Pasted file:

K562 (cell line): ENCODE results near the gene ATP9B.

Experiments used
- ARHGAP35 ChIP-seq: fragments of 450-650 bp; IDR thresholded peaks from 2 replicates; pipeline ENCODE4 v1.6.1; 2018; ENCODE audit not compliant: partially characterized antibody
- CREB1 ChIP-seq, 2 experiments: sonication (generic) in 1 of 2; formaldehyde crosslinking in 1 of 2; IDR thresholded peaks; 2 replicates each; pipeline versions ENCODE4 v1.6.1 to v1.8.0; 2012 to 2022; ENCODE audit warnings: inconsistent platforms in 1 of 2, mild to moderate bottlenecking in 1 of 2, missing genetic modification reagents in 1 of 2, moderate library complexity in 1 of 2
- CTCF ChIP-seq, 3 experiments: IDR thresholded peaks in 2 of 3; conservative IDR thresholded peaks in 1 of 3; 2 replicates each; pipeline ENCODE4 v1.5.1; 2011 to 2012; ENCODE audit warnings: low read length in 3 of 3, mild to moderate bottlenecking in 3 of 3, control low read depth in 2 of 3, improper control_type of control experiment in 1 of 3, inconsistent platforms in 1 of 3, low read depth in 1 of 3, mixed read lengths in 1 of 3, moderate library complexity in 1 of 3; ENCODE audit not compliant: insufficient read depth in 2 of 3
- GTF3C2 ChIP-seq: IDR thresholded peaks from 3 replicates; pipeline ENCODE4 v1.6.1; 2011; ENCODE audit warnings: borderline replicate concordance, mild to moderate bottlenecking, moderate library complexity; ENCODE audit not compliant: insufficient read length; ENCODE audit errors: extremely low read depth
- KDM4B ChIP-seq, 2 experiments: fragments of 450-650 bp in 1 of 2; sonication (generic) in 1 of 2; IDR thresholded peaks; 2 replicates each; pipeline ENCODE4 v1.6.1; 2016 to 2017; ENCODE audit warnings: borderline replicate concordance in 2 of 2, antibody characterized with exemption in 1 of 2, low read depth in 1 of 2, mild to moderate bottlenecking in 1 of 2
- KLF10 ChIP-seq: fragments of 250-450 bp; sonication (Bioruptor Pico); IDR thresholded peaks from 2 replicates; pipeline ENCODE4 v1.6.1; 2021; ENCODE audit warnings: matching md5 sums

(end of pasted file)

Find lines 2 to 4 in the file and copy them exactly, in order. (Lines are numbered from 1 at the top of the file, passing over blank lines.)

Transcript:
Experiments used
- ARHGAP35 ChIP-seq: fragments of 450-650 bp; IDR thresholded peaks from 2 replicates; pipeline ENCODE4 v1.6.1; 2018; ENCODE audit not compliant: partially characterized antibody
- CREB1 ChIP-seq, 2 experiments: sonication (generic) in 1 of 2; formaldehyde crosslinking in 1 of 2; IDR thresholded peaks; 2 replicates each; pipeline versions ENCODE4 v1.6.1 to v1.8.0; 2012 to 2022; ENCODE audit warnings: inconsistent platforms in 1 of 2, mild to moderate bottlenecking in 1 of 2, missing genetic modification reagents in 1 of 2, moderate library complexity in 1 of 2